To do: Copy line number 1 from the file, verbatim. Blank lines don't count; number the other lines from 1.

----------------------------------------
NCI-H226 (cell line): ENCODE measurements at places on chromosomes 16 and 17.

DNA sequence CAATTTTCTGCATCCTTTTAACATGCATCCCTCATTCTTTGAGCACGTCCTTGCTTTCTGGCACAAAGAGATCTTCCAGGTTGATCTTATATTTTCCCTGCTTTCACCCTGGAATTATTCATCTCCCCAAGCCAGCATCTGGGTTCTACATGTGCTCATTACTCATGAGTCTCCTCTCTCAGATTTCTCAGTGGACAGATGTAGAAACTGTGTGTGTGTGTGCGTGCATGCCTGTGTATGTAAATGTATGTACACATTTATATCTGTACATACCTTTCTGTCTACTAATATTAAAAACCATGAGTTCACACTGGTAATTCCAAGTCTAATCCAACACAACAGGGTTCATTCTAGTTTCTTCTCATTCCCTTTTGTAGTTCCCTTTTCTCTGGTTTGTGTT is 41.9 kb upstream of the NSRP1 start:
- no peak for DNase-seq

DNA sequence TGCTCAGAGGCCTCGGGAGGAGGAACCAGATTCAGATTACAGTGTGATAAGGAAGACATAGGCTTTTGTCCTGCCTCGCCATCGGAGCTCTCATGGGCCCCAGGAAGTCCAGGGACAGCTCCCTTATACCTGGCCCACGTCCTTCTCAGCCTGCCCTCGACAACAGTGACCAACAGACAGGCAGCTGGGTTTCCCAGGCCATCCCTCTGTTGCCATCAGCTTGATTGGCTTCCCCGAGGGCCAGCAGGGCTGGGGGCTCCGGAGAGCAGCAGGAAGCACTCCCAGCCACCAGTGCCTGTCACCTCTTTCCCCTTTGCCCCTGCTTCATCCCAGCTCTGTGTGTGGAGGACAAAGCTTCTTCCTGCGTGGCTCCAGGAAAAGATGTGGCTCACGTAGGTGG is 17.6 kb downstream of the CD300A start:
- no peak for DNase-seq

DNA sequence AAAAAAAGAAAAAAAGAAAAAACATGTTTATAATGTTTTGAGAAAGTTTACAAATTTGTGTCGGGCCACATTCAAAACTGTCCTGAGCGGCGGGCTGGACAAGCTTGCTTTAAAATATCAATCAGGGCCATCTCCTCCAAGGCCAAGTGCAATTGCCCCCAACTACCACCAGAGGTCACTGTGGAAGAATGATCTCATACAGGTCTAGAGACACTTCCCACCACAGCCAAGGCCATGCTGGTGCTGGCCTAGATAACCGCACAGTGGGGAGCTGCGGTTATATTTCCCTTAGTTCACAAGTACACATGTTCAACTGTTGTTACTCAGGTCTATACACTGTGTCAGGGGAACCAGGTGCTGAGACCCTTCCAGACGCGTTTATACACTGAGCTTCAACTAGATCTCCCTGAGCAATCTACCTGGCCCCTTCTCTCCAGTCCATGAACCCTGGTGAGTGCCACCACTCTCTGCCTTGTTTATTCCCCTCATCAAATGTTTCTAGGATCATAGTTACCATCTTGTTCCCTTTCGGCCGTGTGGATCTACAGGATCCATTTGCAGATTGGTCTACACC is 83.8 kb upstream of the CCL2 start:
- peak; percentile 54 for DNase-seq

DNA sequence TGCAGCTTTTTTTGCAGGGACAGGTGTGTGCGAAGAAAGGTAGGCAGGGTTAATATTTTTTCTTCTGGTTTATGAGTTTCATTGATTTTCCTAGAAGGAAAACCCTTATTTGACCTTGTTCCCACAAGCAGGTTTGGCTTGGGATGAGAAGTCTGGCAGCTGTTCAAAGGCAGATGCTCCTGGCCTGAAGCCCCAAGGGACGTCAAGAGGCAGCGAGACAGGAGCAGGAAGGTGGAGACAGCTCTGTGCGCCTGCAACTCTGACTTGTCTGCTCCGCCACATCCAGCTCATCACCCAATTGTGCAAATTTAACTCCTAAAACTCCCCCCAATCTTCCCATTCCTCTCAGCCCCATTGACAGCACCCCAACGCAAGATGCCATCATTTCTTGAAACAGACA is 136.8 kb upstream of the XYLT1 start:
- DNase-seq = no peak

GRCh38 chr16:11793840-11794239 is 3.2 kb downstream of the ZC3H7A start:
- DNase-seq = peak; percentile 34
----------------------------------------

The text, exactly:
NCI-H226 (cell line): ENCODE measurements at places on chromosomes 16 and 17.